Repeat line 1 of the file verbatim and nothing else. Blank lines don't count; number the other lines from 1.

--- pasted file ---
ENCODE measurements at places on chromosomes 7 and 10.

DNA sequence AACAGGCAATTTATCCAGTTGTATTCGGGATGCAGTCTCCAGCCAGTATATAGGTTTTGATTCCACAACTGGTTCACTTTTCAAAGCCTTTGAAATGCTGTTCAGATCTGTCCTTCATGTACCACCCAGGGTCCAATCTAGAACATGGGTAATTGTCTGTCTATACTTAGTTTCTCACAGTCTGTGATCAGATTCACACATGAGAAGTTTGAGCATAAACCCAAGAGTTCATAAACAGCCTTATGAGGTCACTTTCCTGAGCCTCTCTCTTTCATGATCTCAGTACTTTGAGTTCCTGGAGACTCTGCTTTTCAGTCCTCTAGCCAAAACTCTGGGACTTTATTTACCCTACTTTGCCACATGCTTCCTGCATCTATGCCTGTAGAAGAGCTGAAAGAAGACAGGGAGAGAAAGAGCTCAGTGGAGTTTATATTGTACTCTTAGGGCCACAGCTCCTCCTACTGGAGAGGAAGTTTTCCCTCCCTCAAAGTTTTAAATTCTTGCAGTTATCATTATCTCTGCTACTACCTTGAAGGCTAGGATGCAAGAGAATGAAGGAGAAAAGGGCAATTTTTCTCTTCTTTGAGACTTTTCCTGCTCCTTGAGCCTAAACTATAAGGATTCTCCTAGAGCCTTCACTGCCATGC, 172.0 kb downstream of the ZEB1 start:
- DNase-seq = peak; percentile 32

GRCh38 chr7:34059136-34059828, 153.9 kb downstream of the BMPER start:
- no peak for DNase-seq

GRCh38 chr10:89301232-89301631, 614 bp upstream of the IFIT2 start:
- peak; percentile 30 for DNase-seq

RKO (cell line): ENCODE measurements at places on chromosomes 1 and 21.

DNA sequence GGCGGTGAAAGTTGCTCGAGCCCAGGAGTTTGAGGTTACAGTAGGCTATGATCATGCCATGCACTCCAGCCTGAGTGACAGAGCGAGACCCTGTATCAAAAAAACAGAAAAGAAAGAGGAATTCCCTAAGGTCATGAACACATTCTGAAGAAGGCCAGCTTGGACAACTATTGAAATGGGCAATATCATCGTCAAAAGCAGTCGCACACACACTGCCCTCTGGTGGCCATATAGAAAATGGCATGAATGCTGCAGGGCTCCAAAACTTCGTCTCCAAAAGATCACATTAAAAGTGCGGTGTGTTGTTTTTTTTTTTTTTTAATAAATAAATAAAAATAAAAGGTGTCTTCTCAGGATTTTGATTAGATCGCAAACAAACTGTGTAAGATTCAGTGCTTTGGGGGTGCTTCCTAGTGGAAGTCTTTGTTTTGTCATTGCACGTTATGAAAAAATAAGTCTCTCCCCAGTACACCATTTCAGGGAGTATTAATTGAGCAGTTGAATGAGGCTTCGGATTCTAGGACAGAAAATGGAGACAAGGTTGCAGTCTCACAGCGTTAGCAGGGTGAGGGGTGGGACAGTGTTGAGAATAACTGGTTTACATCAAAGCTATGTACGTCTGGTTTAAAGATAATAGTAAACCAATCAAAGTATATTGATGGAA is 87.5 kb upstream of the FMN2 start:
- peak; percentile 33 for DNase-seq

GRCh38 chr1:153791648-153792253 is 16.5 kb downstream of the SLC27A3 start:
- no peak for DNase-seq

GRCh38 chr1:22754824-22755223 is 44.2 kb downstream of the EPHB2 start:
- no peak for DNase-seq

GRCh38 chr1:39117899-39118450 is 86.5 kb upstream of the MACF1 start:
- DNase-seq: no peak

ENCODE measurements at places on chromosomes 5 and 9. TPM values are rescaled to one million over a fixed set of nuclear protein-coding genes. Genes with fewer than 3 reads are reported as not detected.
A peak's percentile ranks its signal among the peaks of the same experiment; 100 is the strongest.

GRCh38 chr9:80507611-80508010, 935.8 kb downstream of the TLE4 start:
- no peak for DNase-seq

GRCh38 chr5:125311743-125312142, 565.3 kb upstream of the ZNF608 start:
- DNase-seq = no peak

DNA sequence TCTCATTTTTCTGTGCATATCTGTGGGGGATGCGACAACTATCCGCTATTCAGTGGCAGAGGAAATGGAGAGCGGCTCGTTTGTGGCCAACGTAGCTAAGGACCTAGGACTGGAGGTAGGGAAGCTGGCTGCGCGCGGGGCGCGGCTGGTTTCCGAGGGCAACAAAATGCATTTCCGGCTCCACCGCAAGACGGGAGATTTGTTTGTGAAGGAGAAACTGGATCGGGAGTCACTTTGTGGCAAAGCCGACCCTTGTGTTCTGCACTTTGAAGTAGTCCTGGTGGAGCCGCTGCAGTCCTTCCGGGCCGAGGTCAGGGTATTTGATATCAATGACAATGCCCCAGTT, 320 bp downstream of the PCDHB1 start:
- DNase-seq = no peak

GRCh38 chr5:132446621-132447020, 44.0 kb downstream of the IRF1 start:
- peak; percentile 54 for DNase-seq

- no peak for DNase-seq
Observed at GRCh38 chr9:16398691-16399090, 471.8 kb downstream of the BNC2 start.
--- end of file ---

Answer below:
ENCODE measurements at places on chromosomes 7 and 10.